Wednesday, July 22, 2015

Teaching A Class, Second Lesson

Learning New Strokes
After an interesting class last week, I decided that my students needed to learn some basic techniques before we finished their mini birdhouses. So with plenty of scratch paper, brushes and paints in hand, I had them practice first the down stroke to be used for the flower petals and commas for the leaves. Granted they are all elderly seniors and none have done this kind of art before but the big discovery was that not only did you show them how to do something, you had to go to each one and many times use their hands to show how a stroke was done. What a world of difference from a painting convention! I was the one that needed the handholding. They were better after practicing and some made real progress. However, the idea that they could use these same strokes on their birdhouses just alluded them. I was patient and praised  them all especially those starting to get the hang of it. At first glance you might think it wasn't worth it but the looks of pleasure and the concentration on their faces made every moment a wonderful memory. It was truly an ah-ha moment!

Real concentration
We had pretty much put three of the colors (of 6) on the birdhouses last week so we put on the green leaves, the white flower petals and the yellow centers achieving some interesting results. Even though the lines were there to follow, they rarely used them. Look at the concentration though! Considering this was their first ever project like this, I realized I had made it too hard. However, I was told later that two of people in my class never came to crafters so it must have had something that attracted them.

Next we moved on to putting in shading, giving depth to the white petals with a light wash of yellow and a lighter green on the edge of each leave. Last to go on were the white dots using the end of their brushes. This was one of the hardest things to teach. Every single one tried to paint dots on with the paint brush bristles. Once I showed them to use the other end, dip the brush end in paint and them make nearly perfect dots on the birdhouse, they couldn't stop!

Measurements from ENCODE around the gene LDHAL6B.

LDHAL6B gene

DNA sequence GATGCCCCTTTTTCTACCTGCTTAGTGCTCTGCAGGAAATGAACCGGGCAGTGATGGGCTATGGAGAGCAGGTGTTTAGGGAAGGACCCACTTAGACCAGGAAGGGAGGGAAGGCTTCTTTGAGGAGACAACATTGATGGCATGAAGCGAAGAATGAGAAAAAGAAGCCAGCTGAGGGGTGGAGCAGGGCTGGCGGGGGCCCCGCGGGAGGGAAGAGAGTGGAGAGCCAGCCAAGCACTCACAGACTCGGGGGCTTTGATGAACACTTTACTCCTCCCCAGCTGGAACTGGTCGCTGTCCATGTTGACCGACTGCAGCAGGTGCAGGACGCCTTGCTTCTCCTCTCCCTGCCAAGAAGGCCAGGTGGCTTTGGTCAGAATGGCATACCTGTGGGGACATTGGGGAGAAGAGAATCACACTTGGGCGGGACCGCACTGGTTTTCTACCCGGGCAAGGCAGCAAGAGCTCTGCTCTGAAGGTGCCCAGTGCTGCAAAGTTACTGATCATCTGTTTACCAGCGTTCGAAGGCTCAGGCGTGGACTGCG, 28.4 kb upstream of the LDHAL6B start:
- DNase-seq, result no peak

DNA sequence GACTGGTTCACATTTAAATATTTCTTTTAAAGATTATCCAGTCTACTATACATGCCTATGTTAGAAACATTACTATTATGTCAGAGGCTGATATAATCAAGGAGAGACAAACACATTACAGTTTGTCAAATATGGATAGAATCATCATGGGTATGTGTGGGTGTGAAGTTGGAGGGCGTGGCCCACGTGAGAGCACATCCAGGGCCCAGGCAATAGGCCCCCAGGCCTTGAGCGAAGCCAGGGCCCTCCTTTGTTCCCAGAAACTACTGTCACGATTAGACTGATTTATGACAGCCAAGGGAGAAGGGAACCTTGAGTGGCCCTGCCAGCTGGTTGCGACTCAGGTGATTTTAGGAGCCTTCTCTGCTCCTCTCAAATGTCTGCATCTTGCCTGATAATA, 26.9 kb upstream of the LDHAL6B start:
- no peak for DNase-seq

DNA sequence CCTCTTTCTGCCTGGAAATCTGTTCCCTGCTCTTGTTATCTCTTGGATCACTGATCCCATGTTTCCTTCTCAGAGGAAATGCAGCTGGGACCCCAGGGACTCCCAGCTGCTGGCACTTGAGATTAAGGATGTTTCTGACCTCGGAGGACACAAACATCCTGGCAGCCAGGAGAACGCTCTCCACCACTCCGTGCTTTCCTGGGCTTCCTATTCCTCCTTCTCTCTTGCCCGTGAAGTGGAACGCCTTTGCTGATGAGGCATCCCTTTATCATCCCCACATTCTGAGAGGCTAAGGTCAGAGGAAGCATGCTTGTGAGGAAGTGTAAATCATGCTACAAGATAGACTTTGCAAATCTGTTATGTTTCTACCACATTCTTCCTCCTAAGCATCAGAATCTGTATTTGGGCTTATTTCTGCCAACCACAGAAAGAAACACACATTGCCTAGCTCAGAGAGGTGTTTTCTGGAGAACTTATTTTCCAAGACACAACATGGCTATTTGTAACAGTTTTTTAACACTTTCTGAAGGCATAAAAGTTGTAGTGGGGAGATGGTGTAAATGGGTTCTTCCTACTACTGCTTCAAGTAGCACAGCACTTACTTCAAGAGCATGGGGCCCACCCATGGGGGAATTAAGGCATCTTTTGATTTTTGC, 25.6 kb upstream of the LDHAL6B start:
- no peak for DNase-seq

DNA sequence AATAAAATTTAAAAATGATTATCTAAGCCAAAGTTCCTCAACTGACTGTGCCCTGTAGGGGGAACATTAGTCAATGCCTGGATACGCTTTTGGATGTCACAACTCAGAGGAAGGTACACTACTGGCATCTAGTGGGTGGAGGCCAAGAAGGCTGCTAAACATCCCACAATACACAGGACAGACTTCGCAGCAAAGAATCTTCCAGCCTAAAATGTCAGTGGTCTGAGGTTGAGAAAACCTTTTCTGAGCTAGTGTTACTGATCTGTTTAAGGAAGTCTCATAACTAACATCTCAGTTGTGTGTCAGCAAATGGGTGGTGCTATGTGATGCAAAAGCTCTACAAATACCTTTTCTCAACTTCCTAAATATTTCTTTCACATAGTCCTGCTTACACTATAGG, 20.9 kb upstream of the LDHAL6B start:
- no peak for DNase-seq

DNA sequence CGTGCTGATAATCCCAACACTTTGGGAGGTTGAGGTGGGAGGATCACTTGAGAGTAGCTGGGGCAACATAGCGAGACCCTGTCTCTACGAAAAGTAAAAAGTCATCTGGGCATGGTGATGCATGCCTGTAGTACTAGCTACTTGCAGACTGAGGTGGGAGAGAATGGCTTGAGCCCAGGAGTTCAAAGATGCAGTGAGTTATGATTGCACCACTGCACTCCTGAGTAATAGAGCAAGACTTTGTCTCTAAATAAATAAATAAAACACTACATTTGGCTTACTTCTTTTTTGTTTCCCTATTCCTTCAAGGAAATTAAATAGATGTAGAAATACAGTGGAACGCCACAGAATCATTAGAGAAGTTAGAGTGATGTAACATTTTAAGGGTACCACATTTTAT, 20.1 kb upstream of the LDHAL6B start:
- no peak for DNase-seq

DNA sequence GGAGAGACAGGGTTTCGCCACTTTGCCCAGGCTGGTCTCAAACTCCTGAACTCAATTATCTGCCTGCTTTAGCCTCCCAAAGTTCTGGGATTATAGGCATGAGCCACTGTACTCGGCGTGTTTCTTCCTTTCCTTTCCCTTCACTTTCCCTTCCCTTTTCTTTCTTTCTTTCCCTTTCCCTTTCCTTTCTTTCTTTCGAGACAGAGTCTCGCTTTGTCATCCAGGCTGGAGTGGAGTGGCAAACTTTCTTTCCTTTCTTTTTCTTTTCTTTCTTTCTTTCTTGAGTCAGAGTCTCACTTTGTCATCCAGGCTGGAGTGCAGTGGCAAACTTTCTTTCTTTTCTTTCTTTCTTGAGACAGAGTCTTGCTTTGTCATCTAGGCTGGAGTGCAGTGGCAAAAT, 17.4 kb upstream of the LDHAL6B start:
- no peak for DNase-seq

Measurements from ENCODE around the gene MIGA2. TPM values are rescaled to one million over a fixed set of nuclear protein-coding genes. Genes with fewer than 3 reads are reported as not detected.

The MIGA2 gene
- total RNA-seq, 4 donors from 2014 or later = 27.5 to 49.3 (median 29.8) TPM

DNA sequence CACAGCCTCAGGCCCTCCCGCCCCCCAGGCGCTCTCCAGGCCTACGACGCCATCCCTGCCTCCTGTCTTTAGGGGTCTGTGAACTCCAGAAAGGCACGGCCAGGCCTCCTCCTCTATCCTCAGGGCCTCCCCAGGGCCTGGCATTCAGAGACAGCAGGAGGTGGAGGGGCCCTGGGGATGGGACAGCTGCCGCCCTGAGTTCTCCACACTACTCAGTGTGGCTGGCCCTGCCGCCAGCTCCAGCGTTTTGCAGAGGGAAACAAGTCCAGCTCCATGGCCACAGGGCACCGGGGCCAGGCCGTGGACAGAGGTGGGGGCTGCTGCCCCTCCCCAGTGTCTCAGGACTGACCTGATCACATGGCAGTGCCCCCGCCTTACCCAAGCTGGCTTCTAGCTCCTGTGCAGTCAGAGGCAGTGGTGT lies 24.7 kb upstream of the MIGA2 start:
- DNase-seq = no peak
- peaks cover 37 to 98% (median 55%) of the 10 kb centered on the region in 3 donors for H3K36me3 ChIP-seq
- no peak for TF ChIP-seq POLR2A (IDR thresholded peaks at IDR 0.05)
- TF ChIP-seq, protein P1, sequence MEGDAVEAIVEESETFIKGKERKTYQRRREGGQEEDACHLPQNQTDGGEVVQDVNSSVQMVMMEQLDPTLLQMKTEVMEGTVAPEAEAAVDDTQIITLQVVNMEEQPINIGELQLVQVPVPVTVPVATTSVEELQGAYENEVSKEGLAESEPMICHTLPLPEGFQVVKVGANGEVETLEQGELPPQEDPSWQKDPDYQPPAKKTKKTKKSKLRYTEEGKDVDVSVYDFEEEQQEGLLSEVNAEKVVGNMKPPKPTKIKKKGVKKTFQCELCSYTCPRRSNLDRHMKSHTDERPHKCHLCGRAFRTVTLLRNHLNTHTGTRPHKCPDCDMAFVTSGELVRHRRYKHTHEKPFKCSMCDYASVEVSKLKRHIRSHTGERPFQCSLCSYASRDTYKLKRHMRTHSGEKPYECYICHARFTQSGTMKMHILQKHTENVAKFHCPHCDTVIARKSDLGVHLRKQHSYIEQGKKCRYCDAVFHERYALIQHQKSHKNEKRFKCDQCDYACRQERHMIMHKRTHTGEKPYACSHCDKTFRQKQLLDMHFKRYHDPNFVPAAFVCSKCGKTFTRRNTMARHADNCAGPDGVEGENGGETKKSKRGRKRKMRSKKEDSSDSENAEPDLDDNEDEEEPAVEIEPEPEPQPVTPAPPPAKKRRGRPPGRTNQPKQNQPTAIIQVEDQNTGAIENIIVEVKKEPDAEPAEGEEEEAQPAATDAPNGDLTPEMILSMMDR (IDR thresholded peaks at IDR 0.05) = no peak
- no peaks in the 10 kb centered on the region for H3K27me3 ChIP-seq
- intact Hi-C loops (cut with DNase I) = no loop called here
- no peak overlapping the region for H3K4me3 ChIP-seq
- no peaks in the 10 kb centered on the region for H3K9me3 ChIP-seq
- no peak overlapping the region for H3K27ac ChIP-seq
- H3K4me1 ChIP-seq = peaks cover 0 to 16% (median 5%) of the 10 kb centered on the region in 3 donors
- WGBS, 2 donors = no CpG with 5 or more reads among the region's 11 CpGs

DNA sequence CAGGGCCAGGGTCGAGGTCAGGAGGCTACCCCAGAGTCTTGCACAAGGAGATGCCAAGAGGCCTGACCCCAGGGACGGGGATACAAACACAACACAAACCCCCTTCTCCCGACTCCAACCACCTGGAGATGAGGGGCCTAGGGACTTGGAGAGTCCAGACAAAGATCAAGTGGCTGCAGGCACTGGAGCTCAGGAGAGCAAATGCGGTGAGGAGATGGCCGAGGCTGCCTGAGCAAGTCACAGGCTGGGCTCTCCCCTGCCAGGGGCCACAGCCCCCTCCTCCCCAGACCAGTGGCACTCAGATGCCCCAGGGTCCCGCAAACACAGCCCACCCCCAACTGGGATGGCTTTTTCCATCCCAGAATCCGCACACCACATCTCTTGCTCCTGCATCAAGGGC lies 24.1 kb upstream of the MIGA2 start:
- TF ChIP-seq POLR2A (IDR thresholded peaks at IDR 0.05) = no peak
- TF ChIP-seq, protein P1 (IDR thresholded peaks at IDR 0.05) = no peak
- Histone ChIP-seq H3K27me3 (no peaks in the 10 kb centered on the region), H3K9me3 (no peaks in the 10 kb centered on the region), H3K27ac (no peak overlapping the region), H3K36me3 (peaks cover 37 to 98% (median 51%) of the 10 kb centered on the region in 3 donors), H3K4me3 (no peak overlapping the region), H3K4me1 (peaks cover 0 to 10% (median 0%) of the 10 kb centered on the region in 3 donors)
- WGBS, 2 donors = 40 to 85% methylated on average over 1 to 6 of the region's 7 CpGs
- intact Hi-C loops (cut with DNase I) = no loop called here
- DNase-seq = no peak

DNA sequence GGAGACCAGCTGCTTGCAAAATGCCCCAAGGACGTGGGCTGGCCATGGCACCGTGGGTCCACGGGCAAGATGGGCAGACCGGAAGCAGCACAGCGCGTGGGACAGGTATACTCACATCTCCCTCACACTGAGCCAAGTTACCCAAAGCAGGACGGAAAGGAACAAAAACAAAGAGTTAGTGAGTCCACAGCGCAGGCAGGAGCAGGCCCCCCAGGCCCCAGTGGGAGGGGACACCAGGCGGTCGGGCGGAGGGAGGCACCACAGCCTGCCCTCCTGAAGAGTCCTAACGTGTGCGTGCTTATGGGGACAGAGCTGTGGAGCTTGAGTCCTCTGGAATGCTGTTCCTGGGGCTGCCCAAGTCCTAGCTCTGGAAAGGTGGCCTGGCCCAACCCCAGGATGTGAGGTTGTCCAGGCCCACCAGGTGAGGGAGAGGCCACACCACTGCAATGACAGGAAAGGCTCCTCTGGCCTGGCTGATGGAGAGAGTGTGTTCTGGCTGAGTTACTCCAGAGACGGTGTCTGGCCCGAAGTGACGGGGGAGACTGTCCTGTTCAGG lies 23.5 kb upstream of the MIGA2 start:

The variety of backs
We weren't really done. The bases needed to be painted, I thought I might add highlights with a Sharpie, but the hour was up and I did't want to drag this out another week.  Several students were done in their minds too and well, we were.

Since a picture is worth a thousand words, here are the finished backs. My sample is on top. It was my first original birdhouse since I came to the home; not my proudest creation. I didn't think it would be hard to do. Wow, did I have a lot to learn!

Every single birdhouse had the same outline as my birdhouse (I drew the same pattern on every blank birdhouse) but as you can see in the five samples below mine, what they painted is very, VERY different.

I looked at this and realized this was how art evolves. Someone, somewhere, had an idea and the next artist, in his mind, improved on the concept. Most art is built on something that happened in the past. Some of my students had more skill than others but as I have always maintained does that make their less talented art any less? All were proud of what they had done. The one on the middle right is stunning! In her mind, this was what she saw in those outlines while never using them.

After I got over the fact that they would never follow my design and offered only their interpretation of it, I began to really have fun. I was there to teach them some basics, guide them with techniques they could try, they were here to see what they could create.

I was given a bunch of plastic flower pots and after finishing this birdhouse project realized I needed a simpler, less detailed item for them to work on next time. We shall see. The best part is that I don't need to prepare a thing!

Check out my other articles. There are some amazingly gems in here! Thank you for visiting my blog.

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